I saw Jim trying to move his car, which was stuck in the middle of the street. All the rain must have gotten into his engine. It just kept stalling out, he was very annoyed and seemed to be in a big hurry. Since people were waiting for me, I pulled out and drove to the front of the theater. While my friend and our dates were getting into my car, a police vehicle pulled up behind me and turned on it's lights. An officer approached my window and asked if I knew Jim. I told the officer that I knew of him and what he looked like, but that we had never had a conversation. He asked if I would mind following him around the corner.

We pulled around to where I had been parked before. It seemed that Jim had thrown a beer bottle at some elderly couple's car because they beeped their horn at him while his own vehicle was stuck in the middle of the street. The couple drove away and flagged down a police car a block away. Meanwhile, Jim got rid of the broken bottle which had never actually hit the car, but ended up in the middle of the street. This must have happened just seconds before I ran around the corner and got into my car.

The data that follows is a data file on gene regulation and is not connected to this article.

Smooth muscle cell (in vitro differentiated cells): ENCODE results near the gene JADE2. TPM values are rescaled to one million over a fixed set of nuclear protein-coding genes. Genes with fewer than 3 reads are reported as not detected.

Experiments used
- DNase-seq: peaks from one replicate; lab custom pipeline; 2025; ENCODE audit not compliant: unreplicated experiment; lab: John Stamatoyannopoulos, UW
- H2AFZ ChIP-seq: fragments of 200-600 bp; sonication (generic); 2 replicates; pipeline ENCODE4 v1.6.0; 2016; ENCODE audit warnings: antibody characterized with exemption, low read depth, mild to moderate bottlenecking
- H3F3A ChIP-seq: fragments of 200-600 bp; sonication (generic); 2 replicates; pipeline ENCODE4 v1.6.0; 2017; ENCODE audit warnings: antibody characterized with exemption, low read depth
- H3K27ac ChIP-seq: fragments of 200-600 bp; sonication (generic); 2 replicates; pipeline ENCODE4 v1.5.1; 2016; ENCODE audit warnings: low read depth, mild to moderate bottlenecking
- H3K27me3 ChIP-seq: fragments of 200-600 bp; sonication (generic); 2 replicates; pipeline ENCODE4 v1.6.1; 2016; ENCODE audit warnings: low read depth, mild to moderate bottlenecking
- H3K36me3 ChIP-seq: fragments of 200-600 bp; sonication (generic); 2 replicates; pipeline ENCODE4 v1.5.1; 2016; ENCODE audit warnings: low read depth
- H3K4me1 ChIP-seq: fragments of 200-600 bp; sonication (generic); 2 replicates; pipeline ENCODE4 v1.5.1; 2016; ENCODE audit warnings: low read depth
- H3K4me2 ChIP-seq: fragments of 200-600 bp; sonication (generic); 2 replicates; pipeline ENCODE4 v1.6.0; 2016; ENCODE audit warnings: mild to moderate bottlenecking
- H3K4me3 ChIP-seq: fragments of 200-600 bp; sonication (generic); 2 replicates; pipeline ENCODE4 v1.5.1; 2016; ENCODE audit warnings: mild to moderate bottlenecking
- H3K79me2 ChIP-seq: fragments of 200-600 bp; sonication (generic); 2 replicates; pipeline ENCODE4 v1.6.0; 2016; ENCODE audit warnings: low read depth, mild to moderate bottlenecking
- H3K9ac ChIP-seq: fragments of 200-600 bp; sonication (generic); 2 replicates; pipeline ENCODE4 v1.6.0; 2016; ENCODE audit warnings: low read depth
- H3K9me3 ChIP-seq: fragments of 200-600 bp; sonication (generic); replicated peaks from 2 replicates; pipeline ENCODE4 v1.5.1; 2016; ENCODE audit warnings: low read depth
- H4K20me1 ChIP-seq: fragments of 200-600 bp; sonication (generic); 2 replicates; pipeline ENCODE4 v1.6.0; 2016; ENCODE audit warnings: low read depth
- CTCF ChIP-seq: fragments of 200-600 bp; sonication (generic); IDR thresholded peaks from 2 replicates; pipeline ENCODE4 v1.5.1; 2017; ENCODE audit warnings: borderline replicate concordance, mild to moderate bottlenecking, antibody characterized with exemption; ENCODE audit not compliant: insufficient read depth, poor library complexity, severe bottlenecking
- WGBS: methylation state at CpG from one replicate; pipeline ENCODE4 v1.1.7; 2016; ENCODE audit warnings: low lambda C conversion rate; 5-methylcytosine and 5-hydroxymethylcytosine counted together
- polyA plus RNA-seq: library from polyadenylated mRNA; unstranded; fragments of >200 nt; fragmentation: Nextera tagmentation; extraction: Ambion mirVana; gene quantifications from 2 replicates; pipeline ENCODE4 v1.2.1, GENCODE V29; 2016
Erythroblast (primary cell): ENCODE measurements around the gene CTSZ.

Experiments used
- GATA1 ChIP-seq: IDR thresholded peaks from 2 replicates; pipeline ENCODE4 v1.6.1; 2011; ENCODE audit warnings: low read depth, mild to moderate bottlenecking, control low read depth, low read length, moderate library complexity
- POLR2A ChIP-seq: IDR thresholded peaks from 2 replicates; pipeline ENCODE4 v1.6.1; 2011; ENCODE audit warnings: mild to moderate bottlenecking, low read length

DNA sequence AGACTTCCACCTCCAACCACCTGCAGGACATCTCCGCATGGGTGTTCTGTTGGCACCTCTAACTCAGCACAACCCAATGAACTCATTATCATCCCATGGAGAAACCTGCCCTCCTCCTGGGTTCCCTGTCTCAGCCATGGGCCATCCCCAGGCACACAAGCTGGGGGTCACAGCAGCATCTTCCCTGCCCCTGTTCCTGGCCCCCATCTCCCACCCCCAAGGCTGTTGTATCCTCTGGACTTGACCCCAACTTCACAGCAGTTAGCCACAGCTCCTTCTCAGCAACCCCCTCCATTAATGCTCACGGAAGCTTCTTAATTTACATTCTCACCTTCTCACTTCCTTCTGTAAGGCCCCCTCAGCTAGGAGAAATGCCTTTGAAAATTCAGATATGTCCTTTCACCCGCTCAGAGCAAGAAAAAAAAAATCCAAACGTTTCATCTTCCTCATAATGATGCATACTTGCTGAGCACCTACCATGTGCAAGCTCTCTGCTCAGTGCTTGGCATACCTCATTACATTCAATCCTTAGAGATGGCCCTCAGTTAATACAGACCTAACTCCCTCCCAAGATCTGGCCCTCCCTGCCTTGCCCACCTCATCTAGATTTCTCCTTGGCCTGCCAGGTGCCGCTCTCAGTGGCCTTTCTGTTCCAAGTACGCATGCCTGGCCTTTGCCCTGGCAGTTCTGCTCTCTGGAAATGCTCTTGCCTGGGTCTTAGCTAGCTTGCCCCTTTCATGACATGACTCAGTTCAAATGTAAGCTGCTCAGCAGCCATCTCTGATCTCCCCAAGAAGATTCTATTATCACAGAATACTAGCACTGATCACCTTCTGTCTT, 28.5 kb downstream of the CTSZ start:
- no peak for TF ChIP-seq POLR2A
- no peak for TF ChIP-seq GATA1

The police officer asked me if I had seen anything happen between Jim and the elderly couple? I hadn't and told the officer so. Because it was early in the night, Jim had only consumed a couple of beers and wasn't drunk. He told me later that he had wisely disposed of any other empty or filled bottles in his car down a nearby storm drain. This was the early 1970's and a time before breath tests or drunk drivers were taken very seriously. Without any real evidence or damage to their car, the police officer reluctantly told the elderly couple there was nothing he could do.

After the police and elderly couple drove off, Jim came over and shook my hand. He was convinced that I had seen everything and was just clamming up to be a good guy. He assured me that this good deed would not be forgotten. It was a big deal to him because Jim had pretty much worn out his welcome with local police, school officials and his football coach. Any more trouble and he would end out of the spotlight and in jail.